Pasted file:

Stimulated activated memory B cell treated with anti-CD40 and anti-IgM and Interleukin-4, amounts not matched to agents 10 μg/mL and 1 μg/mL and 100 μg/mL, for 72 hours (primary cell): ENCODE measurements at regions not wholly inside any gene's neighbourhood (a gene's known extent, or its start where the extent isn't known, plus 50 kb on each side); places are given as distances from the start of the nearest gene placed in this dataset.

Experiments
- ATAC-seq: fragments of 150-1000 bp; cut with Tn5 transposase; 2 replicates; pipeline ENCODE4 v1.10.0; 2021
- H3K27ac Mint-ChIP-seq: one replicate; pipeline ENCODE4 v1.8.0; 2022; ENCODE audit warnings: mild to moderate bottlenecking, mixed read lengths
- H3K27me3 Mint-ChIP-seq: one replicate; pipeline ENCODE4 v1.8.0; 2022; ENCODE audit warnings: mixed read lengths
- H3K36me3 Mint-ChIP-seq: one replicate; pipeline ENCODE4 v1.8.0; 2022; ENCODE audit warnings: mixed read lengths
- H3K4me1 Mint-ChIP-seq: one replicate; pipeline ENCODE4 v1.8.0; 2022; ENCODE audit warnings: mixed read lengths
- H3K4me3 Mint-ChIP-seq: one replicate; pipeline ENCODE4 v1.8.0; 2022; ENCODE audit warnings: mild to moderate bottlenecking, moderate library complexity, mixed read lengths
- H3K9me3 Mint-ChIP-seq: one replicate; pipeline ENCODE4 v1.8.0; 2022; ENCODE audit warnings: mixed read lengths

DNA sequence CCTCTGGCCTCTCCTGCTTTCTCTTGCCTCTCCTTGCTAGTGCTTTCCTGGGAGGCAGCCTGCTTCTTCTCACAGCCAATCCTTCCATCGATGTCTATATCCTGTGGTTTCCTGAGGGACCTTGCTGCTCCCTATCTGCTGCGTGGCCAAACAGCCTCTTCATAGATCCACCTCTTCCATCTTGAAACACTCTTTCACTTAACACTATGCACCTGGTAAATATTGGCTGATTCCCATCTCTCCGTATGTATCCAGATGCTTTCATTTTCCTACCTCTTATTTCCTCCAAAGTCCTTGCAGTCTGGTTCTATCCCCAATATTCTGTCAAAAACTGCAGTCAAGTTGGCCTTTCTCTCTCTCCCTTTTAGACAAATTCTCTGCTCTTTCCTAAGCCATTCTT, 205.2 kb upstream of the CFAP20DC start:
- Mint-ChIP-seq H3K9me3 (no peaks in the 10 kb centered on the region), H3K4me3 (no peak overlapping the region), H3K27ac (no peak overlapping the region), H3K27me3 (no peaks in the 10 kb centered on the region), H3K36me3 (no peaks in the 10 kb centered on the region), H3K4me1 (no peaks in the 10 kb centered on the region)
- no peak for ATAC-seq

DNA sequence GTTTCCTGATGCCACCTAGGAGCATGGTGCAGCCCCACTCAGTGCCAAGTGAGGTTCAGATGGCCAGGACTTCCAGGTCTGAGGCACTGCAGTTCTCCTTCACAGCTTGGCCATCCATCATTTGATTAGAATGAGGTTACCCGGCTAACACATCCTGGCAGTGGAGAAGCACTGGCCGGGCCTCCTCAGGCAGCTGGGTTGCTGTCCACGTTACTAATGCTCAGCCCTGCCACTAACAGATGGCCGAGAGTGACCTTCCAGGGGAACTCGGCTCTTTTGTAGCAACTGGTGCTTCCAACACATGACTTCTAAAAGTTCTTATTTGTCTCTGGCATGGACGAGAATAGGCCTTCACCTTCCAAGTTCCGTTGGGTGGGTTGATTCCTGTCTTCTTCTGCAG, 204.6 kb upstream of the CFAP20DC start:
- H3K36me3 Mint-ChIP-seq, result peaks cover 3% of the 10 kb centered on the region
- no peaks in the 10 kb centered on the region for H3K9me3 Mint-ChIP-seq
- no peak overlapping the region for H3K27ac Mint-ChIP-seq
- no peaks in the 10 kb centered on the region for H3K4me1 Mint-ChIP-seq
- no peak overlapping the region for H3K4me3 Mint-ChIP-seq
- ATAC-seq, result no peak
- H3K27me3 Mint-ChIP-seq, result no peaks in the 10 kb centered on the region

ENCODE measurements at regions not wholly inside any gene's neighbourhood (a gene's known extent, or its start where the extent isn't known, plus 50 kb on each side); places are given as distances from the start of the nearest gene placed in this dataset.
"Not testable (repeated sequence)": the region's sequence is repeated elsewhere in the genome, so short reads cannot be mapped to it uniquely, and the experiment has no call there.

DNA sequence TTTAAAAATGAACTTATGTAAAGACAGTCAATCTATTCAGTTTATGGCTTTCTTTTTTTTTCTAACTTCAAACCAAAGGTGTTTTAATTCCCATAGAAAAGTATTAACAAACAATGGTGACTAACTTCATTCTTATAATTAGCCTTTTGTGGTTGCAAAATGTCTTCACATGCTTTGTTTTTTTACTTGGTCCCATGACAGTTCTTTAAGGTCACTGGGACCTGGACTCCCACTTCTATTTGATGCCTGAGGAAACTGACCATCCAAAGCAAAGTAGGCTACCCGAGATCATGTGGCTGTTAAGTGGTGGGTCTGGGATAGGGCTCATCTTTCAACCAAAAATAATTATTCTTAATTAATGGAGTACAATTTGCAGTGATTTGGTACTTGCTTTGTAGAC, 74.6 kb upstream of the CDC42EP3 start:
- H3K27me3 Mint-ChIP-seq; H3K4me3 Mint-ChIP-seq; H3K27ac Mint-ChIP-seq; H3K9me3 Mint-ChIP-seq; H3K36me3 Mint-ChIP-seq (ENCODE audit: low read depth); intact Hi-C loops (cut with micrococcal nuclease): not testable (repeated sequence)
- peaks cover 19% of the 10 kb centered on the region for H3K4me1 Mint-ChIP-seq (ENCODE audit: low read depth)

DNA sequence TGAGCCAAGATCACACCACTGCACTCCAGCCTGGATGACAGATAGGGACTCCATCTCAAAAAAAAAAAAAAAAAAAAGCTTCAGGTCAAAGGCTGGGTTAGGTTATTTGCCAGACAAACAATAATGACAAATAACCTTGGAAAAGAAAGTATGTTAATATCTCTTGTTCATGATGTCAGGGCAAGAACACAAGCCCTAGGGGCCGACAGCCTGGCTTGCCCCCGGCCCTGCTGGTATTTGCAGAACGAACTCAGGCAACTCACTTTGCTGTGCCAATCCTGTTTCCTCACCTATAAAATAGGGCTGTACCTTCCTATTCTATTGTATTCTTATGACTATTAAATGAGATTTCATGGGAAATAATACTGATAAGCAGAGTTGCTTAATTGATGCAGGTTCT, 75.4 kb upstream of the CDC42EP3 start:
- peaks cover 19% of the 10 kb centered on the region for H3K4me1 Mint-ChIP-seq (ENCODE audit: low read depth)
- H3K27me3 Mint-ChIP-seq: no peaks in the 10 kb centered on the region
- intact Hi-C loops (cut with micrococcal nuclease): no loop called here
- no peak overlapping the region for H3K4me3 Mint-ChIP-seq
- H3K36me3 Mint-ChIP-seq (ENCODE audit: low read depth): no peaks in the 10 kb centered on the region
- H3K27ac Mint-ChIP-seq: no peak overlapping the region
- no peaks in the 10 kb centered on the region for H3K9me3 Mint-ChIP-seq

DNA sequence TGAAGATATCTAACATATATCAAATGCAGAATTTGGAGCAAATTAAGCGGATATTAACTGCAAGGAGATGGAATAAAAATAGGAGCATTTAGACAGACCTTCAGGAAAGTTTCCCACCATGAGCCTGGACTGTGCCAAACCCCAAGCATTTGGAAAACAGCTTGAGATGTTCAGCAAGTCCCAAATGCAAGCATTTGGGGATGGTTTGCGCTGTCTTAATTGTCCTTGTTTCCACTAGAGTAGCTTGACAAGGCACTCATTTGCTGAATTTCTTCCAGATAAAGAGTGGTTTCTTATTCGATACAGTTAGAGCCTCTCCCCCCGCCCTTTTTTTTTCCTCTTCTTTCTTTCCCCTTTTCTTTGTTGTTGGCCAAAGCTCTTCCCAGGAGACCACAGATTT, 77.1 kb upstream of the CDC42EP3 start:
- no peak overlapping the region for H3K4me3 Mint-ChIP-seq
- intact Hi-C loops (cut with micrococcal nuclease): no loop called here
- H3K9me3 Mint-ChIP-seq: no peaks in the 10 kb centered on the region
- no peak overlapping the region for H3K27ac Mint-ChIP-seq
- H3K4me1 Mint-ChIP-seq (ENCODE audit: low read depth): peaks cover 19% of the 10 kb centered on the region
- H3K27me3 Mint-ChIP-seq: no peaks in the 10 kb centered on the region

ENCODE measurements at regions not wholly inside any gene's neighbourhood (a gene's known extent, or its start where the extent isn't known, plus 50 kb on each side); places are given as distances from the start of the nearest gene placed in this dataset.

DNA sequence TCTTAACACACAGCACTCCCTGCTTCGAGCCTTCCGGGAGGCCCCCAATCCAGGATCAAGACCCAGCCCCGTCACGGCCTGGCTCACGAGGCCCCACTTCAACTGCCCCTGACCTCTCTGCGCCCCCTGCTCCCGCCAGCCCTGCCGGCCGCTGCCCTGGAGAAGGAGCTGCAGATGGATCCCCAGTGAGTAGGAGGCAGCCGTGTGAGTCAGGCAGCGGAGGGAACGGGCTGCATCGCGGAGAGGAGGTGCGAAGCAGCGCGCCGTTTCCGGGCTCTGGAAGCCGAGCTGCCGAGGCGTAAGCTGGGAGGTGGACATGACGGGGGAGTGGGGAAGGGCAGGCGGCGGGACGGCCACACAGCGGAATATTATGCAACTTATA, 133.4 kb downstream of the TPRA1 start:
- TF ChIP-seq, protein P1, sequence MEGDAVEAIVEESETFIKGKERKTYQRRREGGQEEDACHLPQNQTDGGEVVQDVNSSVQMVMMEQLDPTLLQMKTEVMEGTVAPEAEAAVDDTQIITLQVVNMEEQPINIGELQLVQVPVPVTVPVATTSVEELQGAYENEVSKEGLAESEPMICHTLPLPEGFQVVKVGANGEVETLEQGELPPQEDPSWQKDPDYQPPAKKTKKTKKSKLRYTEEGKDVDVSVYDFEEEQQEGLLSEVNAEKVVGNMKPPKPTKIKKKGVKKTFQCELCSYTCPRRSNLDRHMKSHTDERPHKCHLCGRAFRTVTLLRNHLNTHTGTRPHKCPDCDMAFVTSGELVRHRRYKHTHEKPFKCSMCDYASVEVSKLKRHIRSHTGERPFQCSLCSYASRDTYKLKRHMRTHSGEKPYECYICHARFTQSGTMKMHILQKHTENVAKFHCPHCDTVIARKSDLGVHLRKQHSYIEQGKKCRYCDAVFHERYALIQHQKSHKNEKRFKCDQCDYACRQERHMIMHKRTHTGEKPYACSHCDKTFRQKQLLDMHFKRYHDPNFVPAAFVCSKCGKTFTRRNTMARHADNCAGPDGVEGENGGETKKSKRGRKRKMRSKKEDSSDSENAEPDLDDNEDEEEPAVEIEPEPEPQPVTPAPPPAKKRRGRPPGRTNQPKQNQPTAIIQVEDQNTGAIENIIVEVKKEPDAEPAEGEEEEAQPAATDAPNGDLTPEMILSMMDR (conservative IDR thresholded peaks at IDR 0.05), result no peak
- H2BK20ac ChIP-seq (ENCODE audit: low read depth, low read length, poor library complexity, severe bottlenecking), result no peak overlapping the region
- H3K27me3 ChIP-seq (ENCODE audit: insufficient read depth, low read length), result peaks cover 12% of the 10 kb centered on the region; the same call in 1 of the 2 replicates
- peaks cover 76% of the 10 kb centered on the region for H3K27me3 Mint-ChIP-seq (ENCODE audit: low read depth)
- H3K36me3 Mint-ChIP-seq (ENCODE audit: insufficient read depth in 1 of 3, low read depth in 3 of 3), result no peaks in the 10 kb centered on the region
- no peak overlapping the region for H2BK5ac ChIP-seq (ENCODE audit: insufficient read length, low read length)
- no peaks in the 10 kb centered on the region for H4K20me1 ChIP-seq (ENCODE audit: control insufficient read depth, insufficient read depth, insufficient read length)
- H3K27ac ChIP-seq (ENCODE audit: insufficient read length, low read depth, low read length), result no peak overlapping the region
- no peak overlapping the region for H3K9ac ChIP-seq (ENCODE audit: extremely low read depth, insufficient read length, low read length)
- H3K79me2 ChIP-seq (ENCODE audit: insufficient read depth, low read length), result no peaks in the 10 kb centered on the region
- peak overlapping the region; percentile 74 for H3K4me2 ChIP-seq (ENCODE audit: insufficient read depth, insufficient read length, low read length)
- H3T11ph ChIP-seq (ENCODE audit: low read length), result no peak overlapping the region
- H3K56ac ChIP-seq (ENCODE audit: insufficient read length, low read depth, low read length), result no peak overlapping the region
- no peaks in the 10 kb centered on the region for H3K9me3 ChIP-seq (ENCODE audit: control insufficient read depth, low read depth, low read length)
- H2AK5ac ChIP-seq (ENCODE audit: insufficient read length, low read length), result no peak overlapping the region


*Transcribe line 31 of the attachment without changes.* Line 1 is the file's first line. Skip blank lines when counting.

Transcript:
- H3K36me3 Mint-ChIP-seq (ENCODE audit: low read depth): no peaks in the 10 kb centered on the region